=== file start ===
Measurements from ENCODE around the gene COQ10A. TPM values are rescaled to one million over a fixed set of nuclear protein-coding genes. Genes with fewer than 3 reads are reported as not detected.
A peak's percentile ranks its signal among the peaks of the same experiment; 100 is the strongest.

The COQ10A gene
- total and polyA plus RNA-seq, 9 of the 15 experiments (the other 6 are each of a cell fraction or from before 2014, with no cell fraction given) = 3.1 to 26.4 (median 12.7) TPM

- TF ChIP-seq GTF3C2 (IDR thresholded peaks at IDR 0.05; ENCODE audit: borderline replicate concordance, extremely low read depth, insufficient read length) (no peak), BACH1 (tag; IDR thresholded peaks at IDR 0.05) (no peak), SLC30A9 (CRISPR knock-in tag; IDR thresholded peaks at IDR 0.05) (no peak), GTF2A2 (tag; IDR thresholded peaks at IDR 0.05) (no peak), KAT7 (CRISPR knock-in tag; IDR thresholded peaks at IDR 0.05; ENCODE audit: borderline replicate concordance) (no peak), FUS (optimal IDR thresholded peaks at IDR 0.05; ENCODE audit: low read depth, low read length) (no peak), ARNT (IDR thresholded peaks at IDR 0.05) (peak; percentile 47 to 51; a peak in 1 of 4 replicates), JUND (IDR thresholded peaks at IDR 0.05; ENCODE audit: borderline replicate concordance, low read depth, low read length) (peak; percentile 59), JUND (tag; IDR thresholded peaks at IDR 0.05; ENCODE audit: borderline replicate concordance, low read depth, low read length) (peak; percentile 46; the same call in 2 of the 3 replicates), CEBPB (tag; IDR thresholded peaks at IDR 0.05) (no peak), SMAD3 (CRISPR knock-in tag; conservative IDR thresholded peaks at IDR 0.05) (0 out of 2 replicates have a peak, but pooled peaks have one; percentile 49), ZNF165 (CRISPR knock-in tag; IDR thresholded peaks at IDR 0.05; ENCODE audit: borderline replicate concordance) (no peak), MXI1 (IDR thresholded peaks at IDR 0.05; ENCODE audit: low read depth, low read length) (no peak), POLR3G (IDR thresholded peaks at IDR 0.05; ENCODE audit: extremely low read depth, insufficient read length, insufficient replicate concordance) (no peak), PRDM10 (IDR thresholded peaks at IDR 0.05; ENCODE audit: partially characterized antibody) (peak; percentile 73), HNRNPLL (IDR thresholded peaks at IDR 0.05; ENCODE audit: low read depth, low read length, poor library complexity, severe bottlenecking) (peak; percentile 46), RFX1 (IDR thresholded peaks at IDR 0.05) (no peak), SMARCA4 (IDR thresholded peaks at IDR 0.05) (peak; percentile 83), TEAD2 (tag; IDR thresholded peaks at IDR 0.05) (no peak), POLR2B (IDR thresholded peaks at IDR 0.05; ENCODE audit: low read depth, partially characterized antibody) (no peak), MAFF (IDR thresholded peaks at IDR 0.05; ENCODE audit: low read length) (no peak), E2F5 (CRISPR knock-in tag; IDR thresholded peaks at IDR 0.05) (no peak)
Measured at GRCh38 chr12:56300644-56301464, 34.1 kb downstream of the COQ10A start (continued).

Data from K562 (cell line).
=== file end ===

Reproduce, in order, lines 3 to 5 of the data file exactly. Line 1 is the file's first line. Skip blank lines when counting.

The COQ10A gene
- total and polyA plus RNA-seq, 9 of the 15 experiments (the other 6 are each of a cell fraction or from before 2014, with no cell fraction given) = 3.1 to 26.4 (median 12.7) TPM

- TF ChIP-seq GTF3C2 (IDR thresholded peaks at IDR 0.05; ENCODE audit: borderline replicate concordance, extremely low read depth, insufficient read length) (no peak), BACH1 (tag; IDR thresholded peaks at IDR 0.05) (no peak), SLC30A9 (CRISPR knock-in tag; IDR thresholded peaks at IDR 0.05) (no peak), GTF2A2 (tag; IDR thresholded peaks at IDR 0.05) (no peak), KAT7 (CRISPR knock-in tag; IDR thresholded peaks at IDR 0.05; ENCODE audit: borderline replicate concordance) (no peak), FUS (optimal IDR thresholded peaks at IDR 0.05; ENCODE audit: low read depth, low read length) (no peak), ARNT (IDR thresholded peaks at IDR 0.05) (peak; percentile 47 to 51; a peak in 1 of 4 replicates), JUND (IDR thresholded peaks at IDR 0.05; ENCODE audit: borderline replicate concordance, low read depth, low read length) (peak; percentile 59), JUND (tag; IDR thresholded peaks at IDR 0.05; ENCODE audit: borderline replicate concordance, low read depth, low read length) (peak; percentile 46; the same call in 2 of the 3 replicates), CEBPB (tag; IDR thresholded peaks at IDR 0.05) (no peak), SMAD3 (CRISPR knock-in tag; conservative IDR thresholded peaks at IDR 0.05) (0 out of 2 replicates have a peak, but pooled peaks have one; percentile 49), ZNF165 (CRISPR knock-in tag; IDR thresholded peaks at IDR 0.05; ENCODE audit: borderline replicate concordance) (no peak), MXI1 (IDR thresholded peaks at IDR 0.05; ENCODE audit: low read depth, low read length) (no peak), POLR3G (IDR thresholded peaks at IDR 0.05; ENCODE audit: extremely low read depth, insufficient read length, insufficient replicate concordance) (no peak), PRDM10 (IDR thresholded peaks at IDR 0.05; ENCODE audit: partially characterized antibody) (peak; percentile 73), HNRNPLL (IDR thresholded peaks at IDR 0.05; ENCODE audit: low read depth, low read length, poor library complexity, severe bottlenecking) (peak; percentile 46), RFX1 (IDR thresholded peaks at IDR 0.05) (no peak), SMARCA4 (IDR thresholded peaks at IDR 0.05) (peak; percentile 83), TEAD2 (tag; IDR thresholded peaks at IDR 0.05) (no peak), POLR2B (IDR thresholded peaks at IDR 0.05; ENCODE audit: low read depth, partially characterized antibody) (no peak), MAFF (IDR thresholded peaks at IDR 0.05; ENCODE audit: low read length) (no peak), E2F5 (CRISPR knock-in tag; IDR thresholded peaks at IDR 0.05) (no peak)